And the Past Continues to Walk our Streets …

Over the last week, there’s been much written and spoken about the riots that ensued on the 12th of July in Ardoyne. There has been a cacophony of condemnations, justifications, denunciations and declarations.

But is any one listening?

In a post yesterday on the Compromise after Conflict blog, Francis Teeney reminded us that if you look at the cold, hard numbers, not that many people in Northern Ireland actually seem to care about parading. He writes:

“… less than half of 1% of the population are devoutly interested enough in parading to take to 500 yards of road to protest about it and 99.5% of the population spread over a land mass of 5,456 square miles do not bother.”

With the hint today that “unionism is heading towards a Drumcree-style approach at Ardoyne,” implying the prospect of a long, drawn-out process of protest, one wonders if this is the best strategy to convince a wider populace that at best (as Teeney claims) doesn’t care and at worst blames the Orange Order and its parades for the disturbances.

A Drumcree-style approach (and where did that get the Orange Order?) would seem only to confirm the worst stereotypes of the Protestant/Unionist/Loyalist (PUL) community, unfortunately perpetrated by Brian John Spencer on Eamonn Mallie’s normally more constructive blog. In a sweeping post that condemns, dehumanizes and demonizes, Spencer writes:

“I’ve written before that this is where the battle line will lie in the coming Century: between the tolerant and plural people of modernity (Protestant and Catholic) and the thug-merchants of reaction and the past (Protestant and Catholic).

… In Northern Ireland we have a political and street-thug class wedded to the past. Both live in a world where moderation is anathema; they’re a doctrinal people in which doctrine is eternally true and cannot be changed.

The majority of Northern Ireland has got past the messianic absolutism and the barbarism that comes with it – only a select and minority set on the street and in government haven’t.

When are we going to stand up, say a clear and confident “No!” and make our barbaric inheritance history?”

Like Spencer, I don’t want the images of Northern Ireland that have been beamed around the world this week to define the place where I live. And I agree that the vast majority of people here have abdicated responsibility for transforming our divided society. To our great detriment the contributions they could make to civic and political life have been lost through disillusionment and a political system deliberately structured along sectarian lines that reward the political parties that take the most ‘extreme’ positions.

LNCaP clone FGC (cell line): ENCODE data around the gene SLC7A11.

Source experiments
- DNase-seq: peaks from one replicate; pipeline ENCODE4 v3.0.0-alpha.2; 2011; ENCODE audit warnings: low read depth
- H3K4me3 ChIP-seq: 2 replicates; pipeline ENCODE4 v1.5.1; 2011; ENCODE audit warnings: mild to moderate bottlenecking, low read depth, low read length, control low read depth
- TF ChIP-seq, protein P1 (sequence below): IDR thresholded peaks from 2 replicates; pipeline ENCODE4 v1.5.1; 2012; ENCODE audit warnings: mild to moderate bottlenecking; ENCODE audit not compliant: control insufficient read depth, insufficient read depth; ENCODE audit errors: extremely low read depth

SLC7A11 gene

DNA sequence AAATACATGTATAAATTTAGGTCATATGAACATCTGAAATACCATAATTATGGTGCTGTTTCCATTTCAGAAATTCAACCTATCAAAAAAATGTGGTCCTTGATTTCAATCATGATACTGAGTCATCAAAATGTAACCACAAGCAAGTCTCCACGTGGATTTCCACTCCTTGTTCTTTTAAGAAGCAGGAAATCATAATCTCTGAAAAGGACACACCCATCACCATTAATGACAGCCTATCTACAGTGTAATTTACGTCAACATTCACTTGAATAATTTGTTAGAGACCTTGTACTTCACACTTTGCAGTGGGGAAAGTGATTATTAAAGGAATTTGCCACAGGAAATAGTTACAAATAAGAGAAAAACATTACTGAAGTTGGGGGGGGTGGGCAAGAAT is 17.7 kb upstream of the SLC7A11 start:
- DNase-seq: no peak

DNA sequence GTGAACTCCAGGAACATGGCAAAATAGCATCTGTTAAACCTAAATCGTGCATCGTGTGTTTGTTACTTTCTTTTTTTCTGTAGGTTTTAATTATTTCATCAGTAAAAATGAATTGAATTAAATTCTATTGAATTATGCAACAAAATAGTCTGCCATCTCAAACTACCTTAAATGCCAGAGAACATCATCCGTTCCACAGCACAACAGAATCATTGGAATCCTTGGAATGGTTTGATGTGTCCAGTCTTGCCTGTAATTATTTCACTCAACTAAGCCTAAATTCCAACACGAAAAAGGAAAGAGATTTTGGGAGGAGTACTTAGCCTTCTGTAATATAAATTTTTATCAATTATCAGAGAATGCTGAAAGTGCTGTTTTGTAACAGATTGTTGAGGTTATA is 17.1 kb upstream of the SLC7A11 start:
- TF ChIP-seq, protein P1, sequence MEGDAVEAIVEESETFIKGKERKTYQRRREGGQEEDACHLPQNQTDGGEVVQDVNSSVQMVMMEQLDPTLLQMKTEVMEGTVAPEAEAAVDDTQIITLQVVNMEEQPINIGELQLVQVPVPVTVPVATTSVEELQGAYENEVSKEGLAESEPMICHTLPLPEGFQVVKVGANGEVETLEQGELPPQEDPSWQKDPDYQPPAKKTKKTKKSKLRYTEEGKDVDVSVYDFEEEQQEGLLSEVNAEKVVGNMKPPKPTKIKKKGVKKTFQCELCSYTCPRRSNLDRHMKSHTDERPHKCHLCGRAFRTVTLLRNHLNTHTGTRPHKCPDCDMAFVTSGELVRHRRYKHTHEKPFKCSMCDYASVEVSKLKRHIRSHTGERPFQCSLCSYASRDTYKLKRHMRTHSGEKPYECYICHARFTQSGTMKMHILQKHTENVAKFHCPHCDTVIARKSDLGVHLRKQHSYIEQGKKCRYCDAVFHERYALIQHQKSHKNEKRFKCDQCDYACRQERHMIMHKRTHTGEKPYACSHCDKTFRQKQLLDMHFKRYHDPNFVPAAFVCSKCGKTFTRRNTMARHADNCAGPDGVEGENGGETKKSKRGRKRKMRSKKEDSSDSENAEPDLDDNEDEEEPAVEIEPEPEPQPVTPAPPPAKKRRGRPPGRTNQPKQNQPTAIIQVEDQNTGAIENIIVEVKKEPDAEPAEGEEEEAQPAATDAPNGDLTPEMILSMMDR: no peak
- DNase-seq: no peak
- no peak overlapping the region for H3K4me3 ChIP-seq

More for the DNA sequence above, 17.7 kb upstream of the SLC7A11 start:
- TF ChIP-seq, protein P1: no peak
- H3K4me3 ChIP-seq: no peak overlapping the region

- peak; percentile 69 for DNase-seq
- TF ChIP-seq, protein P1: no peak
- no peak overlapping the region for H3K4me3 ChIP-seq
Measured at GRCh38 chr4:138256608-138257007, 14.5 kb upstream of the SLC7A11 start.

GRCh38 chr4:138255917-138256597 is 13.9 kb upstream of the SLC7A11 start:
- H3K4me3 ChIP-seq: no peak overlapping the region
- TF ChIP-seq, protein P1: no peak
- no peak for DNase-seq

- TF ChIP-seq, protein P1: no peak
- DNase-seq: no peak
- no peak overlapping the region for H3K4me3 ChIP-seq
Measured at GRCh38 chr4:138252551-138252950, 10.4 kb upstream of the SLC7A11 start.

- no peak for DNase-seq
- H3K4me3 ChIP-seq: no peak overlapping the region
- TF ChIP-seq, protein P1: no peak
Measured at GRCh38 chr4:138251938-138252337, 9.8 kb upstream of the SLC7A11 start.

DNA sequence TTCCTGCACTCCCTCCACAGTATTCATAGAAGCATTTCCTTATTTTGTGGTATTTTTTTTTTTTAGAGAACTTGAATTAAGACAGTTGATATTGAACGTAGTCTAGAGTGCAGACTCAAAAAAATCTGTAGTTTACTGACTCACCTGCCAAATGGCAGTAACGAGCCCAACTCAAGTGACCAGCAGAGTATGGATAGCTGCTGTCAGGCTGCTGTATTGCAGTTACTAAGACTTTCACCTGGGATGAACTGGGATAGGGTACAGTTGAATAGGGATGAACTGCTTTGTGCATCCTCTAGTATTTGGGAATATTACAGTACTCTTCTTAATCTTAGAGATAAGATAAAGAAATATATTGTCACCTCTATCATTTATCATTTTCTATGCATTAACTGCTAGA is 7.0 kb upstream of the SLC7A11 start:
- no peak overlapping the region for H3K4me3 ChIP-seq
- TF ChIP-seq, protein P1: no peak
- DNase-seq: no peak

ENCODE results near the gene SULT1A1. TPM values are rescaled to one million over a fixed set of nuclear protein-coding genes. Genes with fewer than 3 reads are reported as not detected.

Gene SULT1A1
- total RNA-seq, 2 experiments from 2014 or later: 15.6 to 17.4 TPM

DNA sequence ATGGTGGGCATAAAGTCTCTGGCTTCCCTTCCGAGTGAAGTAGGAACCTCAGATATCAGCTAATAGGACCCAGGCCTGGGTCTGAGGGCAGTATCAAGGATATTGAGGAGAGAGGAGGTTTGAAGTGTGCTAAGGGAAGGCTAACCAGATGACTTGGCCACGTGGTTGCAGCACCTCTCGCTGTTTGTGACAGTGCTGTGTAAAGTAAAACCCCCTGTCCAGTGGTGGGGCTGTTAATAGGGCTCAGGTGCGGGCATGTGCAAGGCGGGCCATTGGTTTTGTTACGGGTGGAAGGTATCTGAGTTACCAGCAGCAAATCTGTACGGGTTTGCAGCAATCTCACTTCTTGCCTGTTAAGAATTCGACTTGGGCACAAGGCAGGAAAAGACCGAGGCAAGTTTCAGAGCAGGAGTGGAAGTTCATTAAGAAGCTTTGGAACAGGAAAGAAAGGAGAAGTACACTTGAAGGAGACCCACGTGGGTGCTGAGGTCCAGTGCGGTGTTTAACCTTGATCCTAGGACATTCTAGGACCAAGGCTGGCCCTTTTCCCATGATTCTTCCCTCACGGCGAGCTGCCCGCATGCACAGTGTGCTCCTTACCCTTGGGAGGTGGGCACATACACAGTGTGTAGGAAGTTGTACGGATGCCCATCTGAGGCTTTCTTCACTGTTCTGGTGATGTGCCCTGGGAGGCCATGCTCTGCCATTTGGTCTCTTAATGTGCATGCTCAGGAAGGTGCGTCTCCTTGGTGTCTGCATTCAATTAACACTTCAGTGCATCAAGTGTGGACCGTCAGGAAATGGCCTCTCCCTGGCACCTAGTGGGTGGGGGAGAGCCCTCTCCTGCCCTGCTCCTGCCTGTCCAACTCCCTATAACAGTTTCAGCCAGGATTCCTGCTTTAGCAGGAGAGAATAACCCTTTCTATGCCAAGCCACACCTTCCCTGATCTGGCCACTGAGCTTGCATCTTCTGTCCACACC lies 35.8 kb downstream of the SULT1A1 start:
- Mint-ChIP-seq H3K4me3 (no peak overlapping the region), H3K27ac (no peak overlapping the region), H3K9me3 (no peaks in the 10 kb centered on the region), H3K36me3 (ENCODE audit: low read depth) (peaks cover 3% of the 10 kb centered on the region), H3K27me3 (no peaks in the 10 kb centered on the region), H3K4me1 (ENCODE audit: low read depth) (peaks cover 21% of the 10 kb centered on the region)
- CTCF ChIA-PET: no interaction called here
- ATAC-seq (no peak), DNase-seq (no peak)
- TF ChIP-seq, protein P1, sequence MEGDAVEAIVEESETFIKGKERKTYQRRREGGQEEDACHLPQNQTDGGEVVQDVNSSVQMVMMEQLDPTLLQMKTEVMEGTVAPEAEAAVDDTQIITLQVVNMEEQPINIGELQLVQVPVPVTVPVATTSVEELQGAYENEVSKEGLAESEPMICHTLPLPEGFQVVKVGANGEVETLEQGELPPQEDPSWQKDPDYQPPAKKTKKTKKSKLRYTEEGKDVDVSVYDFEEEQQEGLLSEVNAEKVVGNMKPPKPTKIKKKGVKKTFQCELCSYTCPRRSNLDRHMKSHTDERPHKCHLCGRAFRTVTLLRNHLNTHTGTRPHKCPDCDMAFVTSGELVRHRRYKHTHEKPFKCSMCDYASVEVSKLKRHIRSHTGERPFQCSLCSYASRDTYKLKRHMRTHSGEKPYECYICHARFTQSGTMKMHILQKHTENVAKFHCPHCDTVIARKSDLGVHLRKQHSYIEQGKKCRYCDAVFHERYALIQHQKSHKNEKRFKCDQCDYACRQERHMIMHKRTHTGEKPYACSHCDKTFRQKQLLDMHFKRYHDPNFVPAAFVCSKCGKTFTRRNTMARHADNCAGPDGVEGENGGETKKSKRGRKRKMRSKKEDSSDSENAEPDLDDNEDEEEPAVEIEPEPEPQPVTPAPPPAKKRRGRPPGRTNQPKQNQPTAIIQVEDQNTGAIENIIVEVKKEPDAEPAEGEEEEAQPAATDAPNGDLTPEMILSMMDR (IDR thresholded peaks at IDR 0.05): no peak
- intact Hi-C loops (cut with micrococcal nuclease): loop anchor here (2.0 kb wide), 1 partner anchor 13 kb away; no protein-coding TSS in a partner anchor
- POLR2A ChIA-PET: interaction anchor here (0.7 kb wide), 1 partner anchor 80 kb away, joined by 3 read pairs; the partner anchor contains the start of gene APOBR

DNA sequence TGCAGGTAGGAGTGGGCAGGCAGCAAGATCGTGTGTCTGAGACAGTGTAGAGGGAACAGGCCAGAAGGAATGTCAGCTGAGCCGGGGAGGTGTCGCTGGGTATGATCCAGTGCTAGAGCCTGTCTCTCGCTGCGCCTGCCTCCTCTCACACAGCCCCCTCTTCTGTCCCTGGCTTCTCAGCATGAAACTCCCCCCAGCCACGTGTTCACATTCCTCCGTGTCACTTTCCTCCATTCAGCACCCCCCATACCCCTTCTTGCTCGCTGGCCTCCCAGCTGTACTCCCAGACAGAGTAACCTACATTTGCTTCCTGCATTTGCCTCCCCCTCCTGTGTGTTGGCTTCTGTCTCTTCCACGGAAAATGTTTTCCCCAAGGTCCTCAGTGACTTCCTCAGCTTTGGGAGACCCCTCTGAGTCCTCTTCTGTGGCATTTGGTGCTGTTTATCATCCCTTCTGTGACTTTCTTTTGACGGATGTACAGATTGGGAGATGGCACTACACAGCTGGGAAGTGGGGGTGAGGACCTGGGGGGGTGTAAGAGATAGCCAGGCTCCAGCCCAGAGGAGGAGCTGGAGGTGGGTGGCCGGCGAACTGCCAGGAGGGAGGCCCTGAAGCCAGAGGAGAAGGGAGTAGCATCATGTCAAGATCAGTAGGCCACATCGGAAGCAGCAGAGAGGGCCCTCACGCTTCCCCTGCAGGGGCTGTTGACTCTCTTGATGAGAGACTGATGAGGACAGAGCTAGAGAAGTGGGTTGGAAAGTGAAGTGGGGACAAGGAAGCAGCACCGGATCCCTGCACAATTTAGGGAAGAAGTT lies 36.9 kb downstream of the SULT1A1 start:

But I don’t think it helps to reduce the disturbances around the 12th to a problem of a ‘thug class’ (both on the streets and in Stormont). It only sets up an enlightened ‘modern’ US versus a stunted ‘pre-modern’ THEM. This not only simplifies the situation but – much like the way the Orange Order and some church and political figures have evaded responsibility for inciting violence – gets ‘US’ off the hook for confronting the sectarianism that permeates all aspects of Northern Irish society.

Name-calling and demonization also allow ‘US’ to ignore the grievances that form the all-important backdrop and context for the riots and for the past year’s flag protests, including the frustration in some PUL communities of being left behind economically and educationally, and left behind in a peace process in which it is perceived that the Historical Enquires Team is targeting loyalists while the violence of the ‘other side’ seems to have been rewarded or ignored.

(Even if you do not agree these grievances are valid, that doesn’t mean you can’t listen to what those who have them, have to say.)

Spencer also writes that a ‘thug class’ remains ‘wedded to the past.” Buried within that is an insight that I think deserves a more nuanced unpacking.

In the years since the Belfast/Good Friday Agreement, Northern Ireland has steadfastly refused to construct a comprehensive public policy for ‘dealing with the past’ which might include (judging from such processes in other contexts and the largely ignored recommendations of the Eames-Bradley Report):

  • meaningful public recognition of the suffering of victims,
  • apologies,
  • story-telling,
  • information recovery,
  • respectful conversations about how we will choose to remember the violence,
  • opportunities for private and public forgiveness,
  • stories of hope.

In a discussion on Sunday Sequence after the 12th, Brian Rowan intimated that the 12th riots and flag protests are symptomatic of the wider problems that we have tried to sweep under the carpet since the Agreement. He called for international mediators to facilitate dialogues on particular issues and mentioned, albeit in passing, that we still haven’t dealt with the past systematically.

And that’s part of the reason why the Past keeps walking our streets.

Berating people to ‘get with the programme’ and demanding they join ‘US’ in a modern, cosmopolitan Northern Ireland, won’t keep the Past from walking our streets.

Pointing out that people don’t care about parades and watching as they retreat to the suburbs and the garden centres, won’t keep the Past from walking our streets.

There’s a future for Northern Ireland in which the Orange Order continues to walk the streets, and does so in a way that does not stir up the violence and sectarianism of the Past.

We won’t get there as ‘US’ and ‘THEM.’ We will have to walk there together.

 

 

Gladys is a Research Fellow in the Senator George J Mitchell Institute for Global Peace, Security and Justice at Queen’s University Belfast. She also blogs on religion and politics at www.gladysganiel.com

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